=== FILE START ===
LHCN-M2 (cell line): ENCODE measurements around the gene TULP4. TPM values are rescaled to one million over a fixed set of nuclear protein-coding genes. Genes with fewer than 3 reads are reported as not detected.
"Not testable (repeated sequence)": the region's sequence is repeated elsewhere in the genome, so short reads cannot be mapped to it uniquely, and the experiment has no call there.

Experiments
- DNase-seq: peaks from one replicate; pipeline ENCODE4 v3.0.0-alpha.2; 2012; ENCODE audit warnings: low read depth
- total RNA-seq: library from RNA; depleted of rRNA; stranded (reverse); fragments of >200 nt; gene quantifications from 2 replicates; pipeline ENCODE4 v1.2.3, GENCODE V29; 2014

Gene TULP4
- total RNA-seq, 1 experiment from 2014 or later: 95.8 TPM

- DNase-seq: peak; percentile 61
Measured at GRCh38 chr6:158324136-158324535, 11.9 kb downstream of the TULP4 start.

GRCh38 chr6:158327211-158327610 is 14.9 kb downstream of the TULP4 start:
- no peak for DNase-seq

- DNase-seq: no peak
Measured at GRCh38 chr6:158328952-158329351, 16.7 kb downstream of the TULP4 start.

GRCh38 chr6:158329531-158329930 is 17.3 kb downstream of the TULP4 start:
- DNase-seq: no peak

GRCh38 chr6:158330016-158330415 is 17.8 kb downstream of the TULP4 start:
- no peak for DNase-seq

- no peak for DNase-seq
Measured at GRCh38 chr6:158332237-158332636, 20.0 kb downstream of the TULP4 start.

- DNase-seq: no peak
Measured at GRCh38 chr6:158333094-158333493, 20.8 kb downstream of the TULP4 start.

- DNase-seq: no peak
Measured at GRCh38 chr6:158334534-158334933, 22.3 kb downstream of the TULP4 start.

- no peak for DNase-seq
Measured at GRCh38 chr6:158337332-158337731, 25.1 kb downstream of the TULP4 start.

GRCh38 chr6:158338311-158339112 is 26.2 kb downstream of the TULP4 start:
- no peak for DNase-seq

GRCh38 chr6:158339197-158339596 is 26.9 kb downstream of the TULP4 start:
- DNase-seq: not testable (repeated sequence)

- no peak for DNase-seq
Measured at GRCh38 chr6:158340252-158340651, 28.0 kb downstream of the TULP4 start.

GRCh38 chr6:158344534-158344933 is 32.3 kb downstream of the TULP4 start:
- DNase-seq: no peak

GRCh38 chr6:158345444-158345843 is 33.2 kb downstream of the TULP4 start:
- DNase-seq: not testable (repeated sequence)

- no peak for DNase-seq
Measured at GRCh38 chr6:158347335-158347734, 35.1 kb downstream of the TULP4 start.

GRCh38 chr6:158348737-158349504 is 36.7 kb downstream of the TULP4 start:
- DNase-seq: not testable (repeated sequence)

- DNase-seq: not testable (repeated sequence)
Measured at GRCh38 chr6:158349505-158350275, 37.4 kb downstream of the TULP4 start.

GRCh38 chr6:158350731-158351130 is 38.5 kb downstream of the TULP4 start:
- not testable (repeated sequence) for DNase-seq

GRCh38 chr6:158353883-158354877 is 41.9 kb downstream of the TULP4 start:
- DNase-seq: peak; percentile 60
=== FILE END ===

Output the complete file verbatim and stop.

LHCN-M2 (cell line): ENCODE measurements around the gene TULP4. TPM values are rescaled to one million over a fixed set of nuclear protein-coding genes. Genes with fewer than 3 reads are reported as not detected.
"Not testable (repeated sequence)": the region's sequence is repeated elsewhere in the genome, so short reads cannot be mapped to it uniquely, and the experiment has no call there.

Experiments
- DNase-seq: peaks from one replicate; pipeline ENCODE4 v3.0.0-alpha.2; 2012; ENCODE audit warnings: low read depth
- total RNA-seq: library from RNA; depleted of rRNA; stranded (reverse); fragments of >200 nt; gene quantifications from 2 replicates; pipeline ENCODE4 v1.2.3, GENCODE V29; 2014

Gene TULP4
- total RNA-seq, 1 experiment from 2014 or later: 95.8 TPM

- DNase-seq: peak; percentile 61
Measured at GRCh38 chr6:158324136-158324535, 11.9 kb downstream of the TULP4 start.

GRCh38 chr6:158327211-158327610 is 14.9 kb downstream of the TULP4 start:
- no peak for DNase-seq

- DNase-seq: no peak
Measured at GRCh38 chr6:158328952-158329351, 16.7 kb downstream of the TULP4 start.

GRCh38 chr6:158329531-158329930 is 17.3 kb downstream of the TULP4 start:
- DNase-seq: no peak

GRCh38 chr6:158330016-158330415 is 17.8 kb downstream of the TULP4 start:
- no peak for DNase-seq

- no peak for DNase-seq
Measured at GRCh38 chr6:158332237-158332636, 20.0 kb downstream of the TULP4 start.

- DNase-seq: no peak
Measured at GRCh38 chr6:158333094-158333493, 20.8 kb downstream of the TULP4 start.

- DNase-seq: no peak
Measured at GRCh38 chr6:158334534-158334933, 22.3 kb downstream of the TULP4 start.

- no peak for DNase-seq
Measured at GRCh38 chr6:158337332-158337731, 25.1 kb downstream of the TULP4 start.

GRCh38 chr6:158338311-158339112 is 26.2 kb downstream of the TULP4 start:
- no peak for DNase-seq

GRCh38 chr6:158339197-158339596 is 26.9 kb downstream of the TULP4 start:
- DNase-seq: not testable (repeated sequence)

- no peak for DNase-seq
Measured at GRCh38 chr6:158340252-158340651, 28.0 kb downstream of the TULP4 start.

GRCh38 chr6:158344534-158344933 is 32.3 kb downstream of the TULP4 start:
- DNase-seq: no peak

GRCh38 chr6:158345444-158345843 is 33.2 kb downstream of the TULP4 start:
- DNase-seq: not testable (repeated sequence)

- no peak for DNase-seq
Measured at GRCh38 chr6:158347335-158347734, 35.1 kb downstream of the TULP4 start.

GRCh38 chr6:158348737-158349504 is 36.7 kb downstream of the TULP4 start:
- DNase-seq: not testable (repeated sequence)

- DNase-seq: not testable (repeated sequence)
Measured at GRCh38 chr6:158349505-158350275, 37.4 kb downstream of the TULP4 start.

GRCh38 chr6:158350731-158351130 is 38.5 kb downstream of the TULP4 start:
- not testable (repeated sequence) for DNase-seq

GRCh38 chr6:158353883-158354877 is 41.9 kb downstream of the TULP4 start:
- DNase-seq: peak; percentile 60